ASWC Allocates Savings Fund

Lindsey Brodeck, Staff Reporter

Six project proposals on campus have been slated to receive funding from the ASWC Savings Fund. In the last five years, the fund has accumulated $104,000 available for grants.

Mitchell Cutter, the chair of ASWC’s Finance Committee, decided to open up the funds to campus.

“We’re looking for a benefit to campus at large, and something that goes beyond what a club’s normal budget does,” Cutter said.

The savings fund is ASWC’s repository for all excess funds. A substantial portion comes from leftover club money and the life cycle fund, excess money from campus media associations. The ASWC savings fund has approximately $150,000 total, but $25,000 is being kept for future savings and $15,000 will be used to cover the budget deficit this year.

Tom Howe, a member of the finance committee, agrees with Cutter’s decision. “Ultimately ASWC’s money comes from the student body and it’s only fair that we give it back as well as we can,” Howe said.

Marra Clay

A few weeks ago, the finance committee recommended a group of grant applications for the Senate to vote on for passage. Two Thursdays ago, the finance committee voted to put the slate forward. Last Sunday, the Senate approved the slate.

Eleven proposals were originally submitted. Two dropped out, leaving the committee with nine proposals. Proposals were received mainly from clubs, but also a few individuals. Six proposals have been approved.

One of these proposals comes from the Borders As Method (BAM) club. Their proposal has two parts: a community organizing fund and a legal defense fund. Ultimately, the club was granted $27,000, which covers three years of internships for one Whitman student intern and one Walla Walla High School student who would work on ongoing projects involved in community preparedness and response to detention and deportation in the community. The legal defense fund was granted funding for three cases of Whitman students, staff, faculty and/or their families going through detention and deportation proceedings. The fund would help cover bonds, legal fees and other emergency needs.

Jack Anderson, a member of the finance committee, stands in full support of the ICE fund.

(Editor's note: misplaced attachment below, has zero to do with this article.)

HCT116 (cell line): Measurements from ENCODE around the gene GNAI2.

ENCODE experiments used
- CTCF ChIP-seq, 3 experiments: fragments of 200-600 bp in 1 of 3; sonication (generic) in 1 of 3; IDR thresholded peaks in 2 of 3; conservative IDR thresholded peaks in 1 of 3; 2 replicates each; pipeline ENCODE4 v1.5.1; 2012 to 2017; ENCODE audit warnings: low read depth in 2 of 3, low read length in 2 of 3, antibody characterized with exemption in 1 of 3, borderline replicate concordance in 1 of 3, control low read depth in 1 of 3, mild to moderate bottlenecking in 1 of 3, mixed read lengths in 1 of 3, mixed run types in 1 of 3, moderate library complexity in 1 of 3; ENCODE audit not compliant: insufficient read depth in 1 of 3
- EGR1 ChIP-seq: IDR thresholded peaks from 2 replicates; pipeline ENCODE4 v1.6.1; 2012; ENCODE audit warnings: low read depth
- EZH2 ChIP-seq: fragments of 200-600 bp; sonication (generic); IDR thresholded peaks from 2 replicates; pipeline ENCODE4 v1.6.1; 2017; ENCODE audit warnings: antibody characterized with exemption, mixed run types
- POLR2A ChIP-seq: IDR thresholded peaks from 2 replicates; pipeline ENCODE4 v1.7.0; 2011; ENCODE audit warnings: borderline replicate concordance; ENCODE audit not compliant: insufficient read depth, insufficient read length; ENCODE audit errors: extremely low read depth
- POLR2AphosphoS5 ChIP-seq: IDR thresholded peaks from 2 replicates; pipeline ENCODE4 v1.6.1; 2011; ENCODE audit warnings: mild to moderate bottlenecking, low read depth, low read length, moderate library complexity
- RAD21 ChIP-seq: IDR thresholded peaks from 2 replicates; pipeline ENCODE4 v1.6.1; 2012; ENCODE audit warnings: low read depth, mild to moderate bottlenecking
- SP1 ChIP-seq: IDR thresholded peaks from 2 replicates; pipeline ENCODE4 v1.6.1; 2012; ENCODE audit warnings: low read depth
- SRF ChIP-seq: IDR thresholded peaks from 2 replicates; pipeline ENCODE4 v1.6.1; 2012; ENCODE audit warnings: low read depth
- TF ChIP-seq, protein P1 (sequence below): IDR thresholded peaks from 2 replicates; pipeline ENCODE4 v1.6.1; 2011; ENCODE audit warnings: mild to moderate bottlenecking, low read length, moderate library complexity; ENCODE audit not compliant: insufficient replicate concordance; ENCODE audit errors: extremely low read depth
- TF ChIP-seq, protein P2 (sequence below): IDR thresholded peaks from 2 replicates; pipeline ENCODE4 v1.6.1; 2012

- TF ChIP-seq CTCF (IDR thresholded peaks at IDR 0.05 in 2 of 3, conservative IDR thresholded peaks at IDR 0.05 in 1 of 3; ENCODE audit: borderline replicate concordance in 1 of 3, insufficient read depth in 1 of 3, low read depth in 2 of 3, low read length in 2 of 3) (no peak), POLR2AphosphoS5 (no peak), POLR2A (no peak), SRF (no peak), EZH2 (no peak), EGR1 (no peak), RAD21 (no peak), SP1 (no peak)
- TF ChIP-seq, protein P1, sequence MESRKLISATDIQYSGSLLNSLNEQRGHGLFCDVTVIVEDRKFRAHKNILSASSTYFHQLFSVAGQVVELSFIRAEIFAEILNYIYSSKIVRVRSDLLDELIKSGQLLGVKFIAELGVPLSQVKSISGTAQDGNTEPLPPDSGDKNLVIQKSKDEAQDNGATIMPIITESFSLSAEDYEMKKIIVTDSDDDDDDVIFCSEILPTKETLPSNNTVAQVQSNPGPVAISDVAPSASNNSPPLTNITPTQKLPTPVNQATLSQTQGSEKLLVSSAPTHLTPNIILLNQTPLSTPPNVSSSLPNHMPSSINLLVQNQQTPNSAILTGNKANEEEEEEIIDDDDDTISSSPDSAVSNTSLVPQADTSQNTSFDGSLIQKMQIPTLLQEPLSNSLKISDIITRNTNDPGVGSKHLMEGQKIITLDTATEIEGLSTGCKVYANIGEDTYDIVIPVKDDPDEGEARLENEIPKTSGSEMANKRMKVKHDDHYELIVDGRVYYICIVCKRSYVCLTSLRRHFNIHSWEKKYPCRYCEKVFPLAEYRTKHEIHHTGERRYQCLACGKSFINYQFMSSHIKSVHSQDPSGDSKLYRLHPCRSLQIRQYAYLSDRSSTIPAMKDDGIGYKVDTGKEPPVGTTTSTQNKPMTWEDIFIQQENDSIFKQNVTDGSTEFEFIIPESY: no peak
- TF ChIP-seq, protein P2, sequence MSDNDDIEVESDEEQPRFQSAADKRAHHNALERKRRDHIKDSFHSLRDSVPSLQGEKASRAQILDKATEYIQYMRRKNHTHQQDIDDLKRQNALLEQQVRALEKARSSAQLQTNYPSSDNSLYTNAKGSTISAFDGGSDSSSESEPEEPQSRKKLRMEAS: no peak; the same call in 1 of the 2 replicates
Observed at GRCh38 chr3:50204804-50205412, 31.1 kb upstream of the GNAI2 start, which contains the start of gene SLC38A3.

“I think this is an issue that’s daunting on us in a way we’ve never seen before. We need to have some sort of system in place in the event that something like this did happen,” Anderson said.

The other approved proposals came from the Glean Team, The Wire’s Circuit Magazine, Sound and Lights, and Society of Physics Students.

The Glean Team hoped to get funding for four years of internships and was granted $10,350, which covers three years of internships. This allows them to guarantee interns for three summer gleans, wherein leftover crops are collected from fields and donated to the Blue Mountain Action Council Food Bank.

The Society of Physics Students obtained $7,500 from the Savings Fund and matching funds from the college to turn a donated Honda truck into an electric vehicle. They plan to donate the car to the recycling department on campus. The group also wishes to participate in a drag race with the community college, which also has a group working on an electric vehicle project.

Sound and Lights submitted a successful proposal to switch their sound system to a line array–a new system of speakers that would offer better sound quality and professional development opportunities for members of Sound and Lights. They were granted $55,435.44 from the Savings Fund and $25,000 from the WEB reserve fund to purchase their own line array system. In the past, Sound and Lights had to rent a similar sound system from a local company for events requiring high quality speakers, now they will save money by using their own equipment.

“This system is something that, if students are wanting to get involved in sound production or sound engineering, is the type of equipment that is recognized as being substantial,” Anderson said.

Spencer Mueller, who also sits on the finance committee, was granted $2,820 to fund six “happy lamps” in the library. These lamps will use light therapy to help individuals struggling with Seasonal Affective Disorder (SAD).

“I think it’s great Mitchell opened it up to campus and that any project could come forward. The project for the SAD lighting wouldn’t have been done. There was no funding available from the library, and everyone I’ve talked to is excited about it,” Mueller said.

Each proposal has a different time frame for withdrawing funds. Funding for projects such as the happy lamps and electric vehicle will be immediate. The projects totaled $107,918.82, so approximately $4,000 was pulled from the Contingency Fund to cover what the Savings Fund could not.